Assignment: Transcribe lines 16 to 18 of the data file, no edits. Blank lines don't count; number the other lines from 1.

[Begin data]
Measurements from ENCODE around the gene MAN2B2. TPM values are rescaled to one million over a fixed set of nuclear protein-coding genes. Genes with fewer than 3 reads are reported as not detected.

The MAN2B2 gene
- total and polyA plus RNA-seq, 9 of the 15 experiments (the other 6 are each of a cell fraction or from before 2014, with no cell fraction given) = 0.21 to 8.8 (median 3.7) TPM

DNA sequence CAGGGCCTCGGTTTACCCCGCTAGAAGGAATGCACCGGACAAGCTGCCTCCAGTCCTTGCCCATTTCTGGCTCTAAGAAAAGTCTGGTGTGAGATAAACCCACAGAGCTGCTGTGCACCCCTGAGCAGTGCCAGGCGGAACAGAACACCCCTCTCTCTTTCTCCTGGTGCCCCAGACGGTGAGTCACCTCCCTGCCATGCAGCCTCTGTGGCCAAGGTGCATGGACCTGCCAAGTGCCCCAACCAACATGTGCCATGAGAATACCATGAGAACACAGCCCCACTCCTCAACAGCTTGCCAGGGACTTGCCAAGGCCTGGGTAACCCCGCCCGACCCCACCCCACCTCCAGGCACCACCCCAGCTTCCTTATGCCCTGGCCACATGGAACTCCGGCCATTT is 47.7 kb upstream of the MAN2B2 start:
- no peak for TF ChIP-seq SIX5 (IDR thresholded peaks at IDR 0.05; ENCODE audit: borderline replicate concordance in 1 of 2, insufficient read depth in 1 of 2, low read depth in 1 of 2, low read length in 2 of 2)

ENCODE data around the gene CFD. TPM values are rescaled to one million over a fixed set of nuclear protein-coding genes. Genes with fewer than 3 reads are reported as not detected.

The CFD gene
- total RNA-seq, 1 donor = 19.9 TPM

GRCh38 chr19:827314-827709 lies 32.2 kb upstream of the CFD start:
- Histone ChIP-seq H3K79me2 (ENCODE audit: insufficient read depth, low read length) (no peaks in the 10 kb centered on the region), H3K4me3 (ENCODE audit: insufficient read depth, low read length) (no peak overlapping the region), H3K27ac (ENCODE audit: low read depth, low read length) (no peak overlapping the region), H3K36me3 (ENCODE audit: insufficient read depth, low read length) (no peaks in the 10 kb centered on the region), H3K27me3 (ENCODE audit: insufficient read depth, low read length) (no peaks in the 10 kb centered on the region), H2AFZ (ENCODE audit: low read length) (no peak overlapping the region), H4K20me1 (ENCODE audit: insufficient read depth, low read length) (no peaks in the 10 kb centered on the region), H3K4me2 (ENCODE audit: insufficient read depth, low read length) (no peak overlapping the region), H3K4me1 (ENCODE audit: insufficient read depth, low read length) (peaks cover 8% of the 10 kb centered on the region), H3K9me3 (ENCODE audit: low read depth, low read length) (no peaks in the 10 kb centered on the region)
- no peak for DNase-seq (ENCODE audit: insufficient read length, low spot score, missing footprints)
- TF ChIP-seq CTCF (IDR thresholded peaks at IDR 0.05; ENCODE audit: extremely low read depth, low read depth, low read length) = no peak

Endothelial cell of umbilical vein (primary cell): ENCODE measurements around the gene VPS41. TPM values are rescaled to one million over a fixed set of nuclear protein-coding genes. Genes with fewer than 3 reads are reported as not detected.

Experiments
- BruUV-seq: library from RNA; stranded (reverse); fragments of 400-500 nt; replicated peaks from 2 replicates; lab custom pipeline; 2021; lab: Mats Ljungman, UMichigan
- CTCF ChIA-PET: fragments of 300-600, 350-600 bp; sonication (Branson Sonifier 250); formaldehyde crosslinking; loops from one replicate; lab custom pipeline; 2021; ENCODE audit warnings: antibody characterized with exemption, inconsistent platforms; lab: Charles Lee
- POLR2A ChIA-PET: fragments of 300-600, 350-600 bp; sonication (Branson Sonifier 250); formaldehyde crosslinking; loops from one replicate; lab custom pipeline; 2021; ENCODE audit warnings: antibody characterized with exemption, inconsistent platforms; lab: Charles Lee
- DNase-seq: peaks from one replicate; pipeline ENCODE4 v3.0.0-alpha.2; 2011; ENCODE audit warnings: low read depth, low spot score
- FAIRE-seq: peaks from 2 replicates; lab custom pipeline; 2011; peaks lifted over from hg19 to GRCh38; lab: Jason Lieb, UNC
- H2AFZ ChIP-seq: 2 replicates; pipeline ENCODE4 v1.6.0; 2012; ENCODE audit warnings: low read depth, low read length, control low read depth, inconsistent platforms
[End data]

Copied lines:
- CTCF ChIA-PET: fragments of 300-600, 350-600 bp; sonication (Branson Sonifier 250); formaldehyde crosslinking; loops from one replicate; lab custom pipeline; 2021; ENCODE audit warnings: antibody characterized with exemption, inconsistent platforms; lab: Charles Lee
- POLR2A ChIA-PET: fragments of 300-600, 350-600 bp; sonication (Branson Sonifier 250); formaldehyde crosslinking; loops from one replicate; lab custom pipeline; 2021; ENCODE audit warnings: antibody characterized with exemption, inconsistent platforms; lab: Charles Lee
- DNase-seq: peaks from one replicate; pipeline ENCODE4 v3.0.0-alpha.2; 2011; ENCODE audit warnings: low read depth, low spot score